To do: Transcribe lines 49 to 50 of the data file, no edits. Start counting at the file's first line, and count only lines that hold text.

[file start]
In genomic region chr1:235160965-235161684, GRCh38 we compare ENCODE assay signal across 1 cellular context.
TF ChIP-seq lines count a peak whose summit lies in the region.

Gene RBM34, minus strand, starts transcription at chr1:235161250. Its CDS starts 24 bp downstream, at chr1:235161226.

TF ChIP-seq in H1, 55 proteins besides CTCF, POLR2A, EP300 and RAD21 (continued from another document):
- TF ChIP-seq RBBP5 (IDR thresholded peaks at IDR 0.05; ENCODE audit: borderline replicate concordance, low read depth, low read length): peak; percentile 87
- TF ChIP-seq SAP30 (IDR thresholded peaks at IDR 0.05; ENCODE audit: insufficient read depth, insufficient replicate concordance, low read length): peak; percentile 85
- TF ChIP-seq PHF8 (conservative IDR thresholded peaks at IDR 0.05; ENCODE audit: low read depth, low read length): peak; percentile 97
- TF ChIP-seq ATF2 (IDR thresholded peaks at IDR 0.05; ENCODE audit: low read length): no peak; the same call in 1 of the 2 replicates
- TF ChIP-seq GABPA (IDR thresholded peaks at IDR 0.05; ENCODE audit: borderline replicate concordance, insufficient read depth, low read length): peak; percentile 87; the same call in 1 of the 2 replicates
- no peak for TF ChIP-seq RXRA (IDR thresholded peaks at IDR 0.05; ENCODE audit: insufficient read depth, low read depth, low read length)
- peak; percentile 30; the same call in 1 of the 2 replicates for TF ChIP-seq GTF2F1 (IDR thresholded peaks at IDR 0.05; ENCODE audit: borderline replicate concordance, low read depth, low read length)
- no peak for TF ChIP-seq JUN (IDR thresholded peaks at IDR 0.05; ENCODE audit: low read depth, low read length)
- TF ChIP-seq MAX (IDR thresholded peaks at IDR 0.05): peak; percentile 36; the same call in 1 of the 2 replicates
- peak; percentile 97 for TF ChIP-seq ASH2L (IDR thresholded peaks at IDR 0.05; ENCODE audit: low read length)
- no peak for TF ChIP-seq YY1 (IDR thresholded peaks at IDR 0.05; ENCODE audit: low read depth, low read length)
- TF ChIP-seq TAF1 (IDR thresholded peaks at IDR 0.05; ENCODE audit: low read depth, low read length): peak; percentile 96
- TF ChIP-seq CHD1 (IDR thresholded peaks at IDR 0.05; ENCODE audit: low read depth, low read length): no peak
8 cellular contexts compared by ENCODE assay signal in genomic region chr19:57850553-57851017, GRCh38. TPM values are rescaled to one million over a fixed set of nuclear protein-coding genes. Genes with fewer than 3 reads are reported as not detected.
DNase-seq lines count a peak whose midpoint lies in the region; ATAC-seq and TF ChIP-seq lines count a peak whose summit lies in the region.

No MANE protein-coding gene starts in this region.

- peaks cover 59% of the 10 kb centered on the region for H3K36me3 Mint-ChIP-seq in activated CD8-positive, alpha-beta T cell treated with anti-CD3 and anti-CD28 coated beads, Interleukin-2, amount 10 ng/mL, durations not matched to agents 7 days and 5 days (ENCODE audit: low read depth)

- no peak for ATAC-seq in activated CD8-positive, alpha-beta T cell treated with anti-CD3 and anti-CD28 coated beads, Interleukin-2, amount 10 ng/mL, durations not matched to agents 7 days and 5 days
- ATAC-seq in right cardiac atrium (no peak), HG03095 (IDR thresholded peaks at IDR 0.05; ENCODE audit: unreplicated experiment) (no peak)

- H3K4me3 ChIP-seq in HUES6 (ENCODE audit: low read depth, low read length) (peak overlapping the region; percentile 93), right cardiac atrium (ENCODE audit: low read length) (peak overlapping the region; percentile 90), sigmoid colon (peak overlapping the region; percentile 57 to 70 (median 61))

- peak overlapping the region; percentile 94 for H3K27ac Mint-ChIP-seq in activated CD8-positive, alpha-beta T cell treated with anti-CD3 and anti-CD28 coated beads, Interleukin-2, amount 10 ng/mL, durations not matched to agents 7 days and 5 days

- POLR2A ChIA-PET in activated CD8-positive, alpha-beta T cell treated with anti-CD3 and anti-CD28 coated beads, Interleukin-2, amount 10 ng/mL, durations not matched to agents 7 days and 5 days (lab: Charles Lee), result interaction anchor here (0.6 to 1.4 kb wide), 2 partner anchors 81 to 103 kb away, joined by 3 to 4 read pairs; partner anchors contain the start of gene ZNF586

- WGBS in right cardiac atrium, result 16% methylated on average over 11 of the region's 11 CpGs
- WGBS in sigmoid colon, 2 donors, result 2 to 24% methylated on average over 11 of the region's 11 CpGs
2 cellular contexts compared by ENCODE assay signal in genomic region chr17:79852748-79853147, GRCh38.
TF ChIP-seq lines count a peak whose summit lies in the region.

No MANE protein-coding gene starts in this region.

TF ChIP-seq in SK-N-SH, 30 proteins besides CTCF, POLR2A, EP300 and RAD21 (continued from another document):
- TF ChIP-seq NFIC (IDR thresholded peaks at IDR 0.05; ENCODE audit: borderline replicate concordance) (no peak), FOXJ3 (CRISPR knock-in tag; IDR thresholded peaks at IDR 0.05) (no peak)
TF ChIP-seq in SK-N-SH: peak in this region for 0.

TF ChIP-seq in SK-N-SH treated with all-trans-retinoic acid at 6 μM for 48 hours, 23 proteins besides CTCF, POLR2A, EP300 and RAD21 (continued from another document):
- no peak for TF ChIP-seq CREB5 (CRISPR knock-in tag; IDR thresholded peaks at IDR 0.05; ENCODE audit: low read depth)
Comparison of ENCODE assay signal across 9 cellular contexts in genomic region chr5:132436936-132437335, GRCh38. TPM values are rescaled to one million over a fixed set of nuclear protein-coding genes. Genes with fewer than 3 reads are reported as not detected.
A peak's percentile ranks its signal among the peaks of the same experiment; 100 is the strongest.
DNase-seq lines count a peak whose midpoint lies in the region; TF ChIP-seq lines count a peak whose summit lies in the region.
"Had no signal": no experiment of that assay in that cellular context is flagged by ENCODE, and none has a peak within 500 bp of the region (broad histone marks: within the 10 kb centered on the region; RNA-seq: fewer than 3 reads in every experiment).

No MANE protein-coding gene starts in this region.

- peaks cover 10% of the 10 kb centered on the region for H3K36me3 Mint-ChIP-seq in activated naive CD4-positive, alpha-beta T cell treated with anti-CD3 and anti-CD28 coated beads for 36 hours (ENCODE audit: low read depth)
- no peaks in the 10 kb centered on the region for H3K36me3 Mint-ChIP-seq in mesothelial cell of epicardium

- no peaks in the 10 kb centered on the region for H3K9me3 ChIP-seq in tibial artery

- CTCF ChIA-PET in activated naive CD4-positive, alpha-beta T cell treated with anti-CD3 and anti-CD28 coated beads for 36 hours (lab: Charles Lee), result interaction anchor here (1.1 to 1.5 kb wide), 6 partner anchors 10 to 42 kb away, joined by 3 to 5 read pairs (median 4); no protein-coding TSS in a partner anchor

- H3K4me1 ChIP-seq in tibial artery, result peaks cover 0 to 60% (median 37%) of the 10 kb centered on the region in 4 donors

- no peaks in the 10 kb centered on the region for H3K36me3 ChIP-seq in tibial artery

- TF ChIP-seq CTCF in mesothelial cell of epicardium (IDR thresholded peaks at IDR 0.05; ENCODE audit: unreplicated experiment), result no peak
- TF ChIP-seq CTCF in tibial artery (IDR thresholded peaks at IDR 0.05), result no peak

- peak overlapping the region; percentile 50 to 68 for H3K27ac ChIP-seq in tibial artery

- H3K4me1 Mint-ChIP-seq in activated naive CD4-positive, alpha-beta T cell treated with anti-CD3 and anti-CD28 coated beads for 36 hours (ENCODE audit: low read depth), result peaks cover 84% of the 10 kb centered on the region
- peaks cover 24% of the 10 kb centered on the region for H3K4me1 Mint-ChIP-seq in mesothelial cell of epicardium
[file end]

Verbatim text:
- TF ChIP-seq CTCF in tibial artery (IDR thresholded peaks at IDR 0.05), result no peak

- peak overlapping the region; percentile 50 to 68 for H3K27ac ChIP-seq in tibial artery